Year of the Rat

Curated by Cui Cancan, Year of the Rat is a part of Bangkok Art Biennale 2020 and marks as the first solo exhibition of Chinese Contemporary artist and activist, Ai Weiwei.
2020 is the Year of the Rat in the Chinese lunar calendar and the ​gengzi year in this sexagenary cycle. The rat is the first of the twelve zodiac animals.

Historically, ​gengzi years are far from ordinary. 1840 saw the First Opium War; the ensuing conflicts and changes served as a prelude for further transformation. In 1900, the Boxers burned churches and massacred missionaries and ordinary Christians, and Empress Cixi declared war on the United Kingdom, the United States, France, Russia, Germany, Japan, Italy, and Austria. By August, the armies of the Eight Nation Alliance had taken Beijing. In 1960, sixty years ago, China was in the midst of a great famine. In that year, the “Rightist” poet Ai Qing was sent down to the Eighth Division of the Xinjiang Production and Construction Corps in Shihezi, and Ai Weiwei lived there with his father for sixteen years.

2020 is another ​gengzi year. On Chinese New Year’s Eve, Wuhan announced the closure of the city because of a new coronavirus. Several months later, tens of millions of people around the world had contracted Covid-19. In the expanse of human civilization, 60 years is not a long time, but the vast majority of people will only see one such Year of the Rat in their lifetimes.

The Year of the Rat and the ​gengzi year give Ai Weiwei’s exhibition particular meaning. The ambiguity and suggestions associated with the Year of the Rat move in cycles. In one hundred years, there will be a new experience of time, space, context, and history.

The highlight works of “Year of the Rat” go to twelve zodiac animal heads, serving as a historical backdrop to the entire exhibition. This series fuses animal heads and Legos, two of Ai Weiwei’s familiar motifs, which are underpinned by two well-known but decidedly different historical periods. The twelve Lego works are an extension of Ai’s ​Circle of Animals/Zodiac Heads, ​which were in turn derived from the twelve zodiac heads that once adorned the Old Summer Palace (Yuanmingyuan). The originals were looted from Yuanmingyuan in 1860 by French and British forces and subsequently scattered around the world. Several of them have been collected and returned to Beijing. For Chinese people, these animal heads symbolize one hundred years of humiliation and they continue to activate nationalistic pride and anger.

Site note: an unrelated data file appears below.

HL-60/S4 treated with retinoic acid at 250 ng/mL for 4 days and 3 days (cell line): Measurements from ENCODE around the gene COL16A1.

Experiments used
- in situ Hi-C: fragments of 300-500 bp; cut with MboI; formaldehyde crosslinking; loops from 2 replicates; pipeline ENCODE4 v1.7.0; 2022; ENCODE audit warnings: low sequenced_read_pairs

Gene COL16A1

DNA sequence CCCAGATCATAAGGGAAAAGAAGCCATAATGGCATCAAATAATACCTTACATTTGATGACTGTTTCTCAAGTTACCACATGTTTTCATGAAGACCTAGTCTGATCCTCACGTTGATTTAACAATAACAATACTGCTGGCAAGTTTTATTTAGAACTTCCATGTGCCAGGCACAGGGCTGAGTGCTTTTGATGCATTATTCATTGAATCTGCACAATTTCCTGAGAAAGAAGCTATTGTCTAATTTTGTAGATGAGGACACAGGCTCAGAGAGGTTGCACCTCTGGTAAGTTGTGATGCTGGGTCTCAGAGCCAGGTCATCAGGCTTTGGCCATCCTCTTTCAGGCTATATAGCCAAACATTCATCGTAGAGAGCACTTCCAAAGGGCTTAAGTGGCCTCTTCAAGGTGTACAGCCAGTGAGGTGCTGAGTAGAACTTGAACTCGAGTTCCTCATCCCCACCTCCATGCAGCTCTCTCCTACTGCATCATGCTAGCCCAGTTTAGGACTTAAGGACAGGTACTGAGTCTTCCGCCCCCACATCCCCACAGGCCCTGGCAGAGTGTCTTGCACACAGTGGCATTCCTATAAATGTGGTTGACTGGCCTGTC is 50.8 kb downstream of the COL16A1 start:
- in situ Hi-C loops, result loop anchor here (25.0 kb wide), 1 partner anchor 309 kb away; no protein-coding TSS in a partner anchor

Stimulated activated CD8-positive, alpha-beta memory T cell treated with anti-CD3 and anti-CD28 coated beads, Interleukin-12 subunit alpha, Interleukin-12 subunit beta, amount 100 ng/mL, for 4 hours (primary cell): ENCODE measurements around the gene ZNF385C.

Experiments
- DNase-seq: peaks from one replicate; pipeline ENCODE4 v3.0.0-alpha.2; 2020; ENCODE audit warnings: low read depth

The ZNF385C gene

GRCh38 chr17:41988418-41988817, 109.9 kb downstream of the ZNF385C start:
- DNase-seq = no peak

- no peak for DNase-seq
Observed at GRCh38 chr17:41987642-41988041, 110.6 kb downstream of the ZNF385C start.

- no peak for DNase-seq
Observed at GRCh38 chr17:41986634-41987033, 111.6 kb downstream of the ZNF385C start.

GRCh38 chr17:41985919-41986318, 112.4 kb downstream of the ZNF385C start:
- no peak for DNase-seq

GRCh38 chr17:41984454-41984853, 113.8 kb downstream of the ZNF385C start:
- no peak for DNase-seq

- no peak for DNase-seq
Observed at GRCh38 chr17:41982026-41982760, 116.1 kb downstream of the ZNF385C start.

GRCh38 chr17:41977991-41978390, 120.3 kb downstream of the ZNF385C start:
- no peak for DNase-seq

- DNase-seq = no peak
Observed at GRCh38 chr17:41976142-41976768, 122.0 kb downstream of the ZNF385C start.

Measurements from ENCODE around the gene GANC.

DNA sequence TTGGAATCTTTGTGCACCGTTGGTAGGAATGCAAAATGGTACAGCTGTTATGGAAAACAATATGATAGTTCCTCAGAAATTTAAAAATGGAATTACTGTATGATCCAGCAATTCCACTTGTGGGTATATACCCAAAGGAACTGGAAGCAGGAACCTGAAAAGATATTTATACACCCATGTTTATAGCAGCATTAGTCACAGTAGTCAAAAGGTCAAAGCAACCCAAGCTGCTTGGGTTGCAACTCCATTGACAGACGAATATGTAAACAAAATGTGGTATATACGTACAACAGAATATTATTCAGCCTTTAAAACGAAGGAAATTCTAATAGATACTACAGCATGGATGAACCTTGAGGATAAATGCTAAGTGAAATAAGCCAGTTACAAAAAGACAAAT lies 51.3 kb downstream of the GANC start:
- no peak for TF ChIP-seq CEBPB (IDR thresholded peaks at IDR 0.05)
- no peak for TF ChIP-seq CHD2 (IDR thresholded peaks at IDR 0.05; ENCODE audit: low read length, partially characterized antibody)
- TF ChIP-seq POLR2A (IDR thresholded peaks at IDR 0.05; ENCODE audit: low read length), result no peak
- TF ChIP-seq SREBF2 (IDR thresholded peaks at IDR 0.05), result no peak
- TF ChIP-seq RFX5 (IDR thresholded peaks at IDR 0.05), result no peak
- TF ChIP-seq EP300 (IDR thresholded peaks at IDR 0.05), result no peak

Ai Weiwei is keenly aware of the political implications, and in replicating these animal heads, grandly displaying them as public works of art in more than forty Western cities, and modeling and mocking this discomfiting part of history, he offers his commentary on memories of this historical period.

Other works feature in this exhibition including Ring W and Ring M​, inspired by two ancient civilizations: the ancient Egyptian hieroglyphs and ancient Greek, The Defacing Marks on the Portrait of Mao Zedong in Tiananmen Square in May 1989, that conveys provocative acts and unforeseen consequences, and more.

About Artist
b.1957 Beijing, China
Ai Weiwei is a Chinese Contemporary artist and activist. Ai collaborated with Swiss architects Herzog & de Meuron as the artistic consultant on the Beijing National Stadium for the 2008 Olympics. As a political activist, he has been highly and openly critical of the Chinese Government's stance on democracy and human rights. He has investigated government corruption and cover-ups, in particular the Sichuan schools corruption scandal following the collapse of so-called "tofu-dreg schools" in the 2008 Sichuan earthquake. In 2011, following his arrest at Beijing Capital International Airport on 3 April, he was held for 81 days without any official charges being filed; officials alluded to their allegations of "economic crimes".

Ai Weiwei is one of the most influential Chinese contemporary artists of his time.  His first Thailand exhibition – ‘Year of the Rat” opened at Tang Contemporary Art this month. Press was invited to meet the artist via video link to Portugal, where the artist was working on a new project.  

In this video, Weiwei answers questions posed to him by Bangkok journalists about this exhibition, his work and his passions. 

The exhibition is a collaboration of Bangkok Art Biennale and Tang Contemporary Art Bangkok. The video conference was made possible by the artist’s team and River City Bangkok.

‘Year of the Rat’ is showing at Tang Contemporary Art Bangkok until Thursday 10 December. The gallery is open Tuesday to Sunday 11:00am - 7:00pm (Closed Monday)